2014 did not start as a banner year for mainstream Top 40. It had a great run though! From “Party Rock Anthem” and “Call Me Maybe” a few years ago to Robin Thicke, Miley Cyrus, and Macklemore in the past year, Top 40 exceeded expectations.

I quietly polled a dozen mainstream Top 40 PD’s and MD’s recently. In large, medium, and small markets. At stations owned by Clear Channel, Journal, Cumulus, and Entercom, among others. The overwhelming consensus:  their options for this year, so far, are less than ideal. They feel trapped by ballads and non-core styles. The year is still young and a lot can change, but golly, the current state of things sure sounds a lot like the start of a potential Doldrum season.

The biggest music strength of mainstream CHR has been the biggest weakness of Christian CHR: diversity of mass appeal songs/styles. I can’t stress “mass appeal” enough (talking style here, not substance. Don’t water down the gospel please). I almost went to to give you some relief, but there’s something about that “mass appeal” term. The very words reject the musical extreme approach, the anything not-AC approach, and the Rock-Pop pigeon hole approach.

Sean Ross of Edison Media Research backs up Guy Zapoleon’s point about the music ingredients for a successful CHR station: “Every great Top 40 period from the '60s forward is remembered for its stylistic breadth.” (By the way, in his Top 40 check-up reports featured in Billboard last fall, Sean also smelled a potential Doldrum season blowing in.)

A third trend potentially working in Christian CHR’s favor: the decline of Hip Hop. The style itself is still beloved by modern music lovers. But the genre has jumped the shark. There was a time when it made you think, made good points. Today’s hip hop artists, nearly all of the ones heard in Pop Culture anyhow, rap from the same playbook about night club life, drugs/alcohol, sex, etc.

Finally, demographics are swinging in CHR’s direction. For most of my career, and yours too probably, 25-54 “boomers” dominated everything, from what you heard on the air to how the money got there via advertising and donations. Researcher Mark Ramsey recently noted the youngest baby boomers are now 49-years-old. Any format going after that wide 25-54 group is going to find it increasingly hard to appeal to anyone under 40. Mark says “While the 25-54 group remains the largest, the 16-24 number is about a third as large – and growing. And this, of course, is exactly the demographic segment where radio is most challenged by new technology, new content, and new ways to consume it. It is also a group for which radio has relatively few ‘format’ options.” (Doesn’t Christian CHR purport to want 16-24’s, among others?) Clearly, not many others are chasing them.

Christian CHR should seize this season. With at least these four movements working in the format’s favor: First, the mass-appeal tastes of Millenials. No need to throw various bones at incompatible audience segments.  It goes beyond music by the way: because of their desire to experience things in community, customized options like Pandora and Spotify aren’t positioned to meaningfully bond with them. You are!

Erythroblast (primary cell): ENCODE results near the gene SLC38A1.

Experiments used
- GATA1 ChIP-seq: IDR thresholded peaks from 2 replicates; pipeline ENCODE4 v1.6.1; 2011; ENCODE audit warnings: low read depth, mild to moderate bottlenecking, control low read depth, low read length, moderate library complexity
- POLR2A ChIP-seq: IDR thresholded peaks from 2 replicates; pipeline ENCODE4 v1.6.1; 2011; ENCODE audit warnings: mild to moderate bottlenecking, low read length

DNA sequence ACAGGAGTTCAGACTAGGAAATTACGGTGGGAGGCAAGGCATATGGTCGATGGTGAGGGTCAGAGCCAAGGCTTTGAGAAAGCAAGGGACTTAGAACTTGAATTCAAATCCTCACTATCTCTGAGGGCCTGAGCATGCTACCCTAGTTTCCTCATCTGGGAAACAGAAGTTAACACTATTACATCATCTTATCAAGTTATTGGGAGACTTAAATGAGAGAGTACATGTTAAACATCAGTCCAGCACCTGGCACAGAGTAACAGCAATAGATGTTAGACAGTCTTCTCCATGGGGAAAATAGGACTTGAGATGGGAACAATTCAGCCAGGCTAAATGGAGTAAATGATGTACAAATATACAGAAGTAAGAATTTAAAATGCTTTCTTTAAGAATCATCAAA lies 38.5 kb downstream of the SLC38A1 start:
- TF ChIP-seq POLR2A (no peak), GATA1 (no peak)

Secondly, the potential challenges the only two other formats targeting the under-30 crowd will deal with this year (and beyond). Their audience, many of them Christians, many of them seekers, will get restless. They’ll be looking for an inviting, mass appeal, diverse music mix in a compelling/relevant/appealing package. Can Christian CHR deliver it? Playlists revolving around extremes, those barely distinguishable from AC, married to fringes, or backed into a Rock-Pop corner won’t win the day (or hearts and souls).

Third, Hip Hop’s decline. The format has been skittish on the genre. Missed the boat. It is an integral part of the lives of many people under 40, and definitely the majority of those under 30. It’s not limited to skin color or zip code anymore. Christian Hip Hop artists are selling as much or more music than their mainstream counterparts, and earning accolades from them as well. They have fresh things to say to your core audience and your potential audience, and they’re doing it in fresh ways that resonate far outside the genre. To ignore it, be scared of it, etc. is to close the door on untold numbers of listeners.

Finally, the changing population of America means Christian CHR’s potential audience, if you can win them over, could be sizeable enough to actually sustain your station and help it grow.

Christian CHR has never had a unified musical center. If there was ever a time to find one, now seems as perfect as any. Be picky. Don’t play a song or artist simply because it’s too hot/fringe/hip for AC. Walk back from the extreme edges of modern music. Treat harder rock and harder rap as flavors, not as your musical center. Break free from the monotony of the “safe” Rock-Pop songs that chart. Play them? Sure! In moderation. And filter everything through “mass appeal.” When you’re adding those new textures (Hip Hop for example) to your library, stick with only the GREAT songs that have appeal beyond the genre’s border. Most Hip Hop you hear on mainstream Top 40 provides a good template: they’re essentially Pop songs, using Hip Hop as a tool. There are Christian rappers and rockers doing the same thing in their genres, and your audience will find them just as/or more compelling than the fringes and niches Christian CHR has relied on up to this point. And don’t forget to weed out songs and artists in your library who don’t line up with these growth opportunity areas.

Above all, make sure all the non-music stuff your station does matches your mass appeal music approach. Applying a Colossians 3:23 excellence vibe to every area.

Carpe’ Diem.

Mike Couchman currently serves as MD/middays at KSOS/Las Vegas and PD/middays at Boost 101.9/St. Louis. Previous work includes on-air and programming at various Clear Channel Top 40 and Country stations in Detroit & Grand Rapids (MI), WAY-FM/Denver, among others. Mike also belongs to CMB’s Momentum planning team. Contact Mike at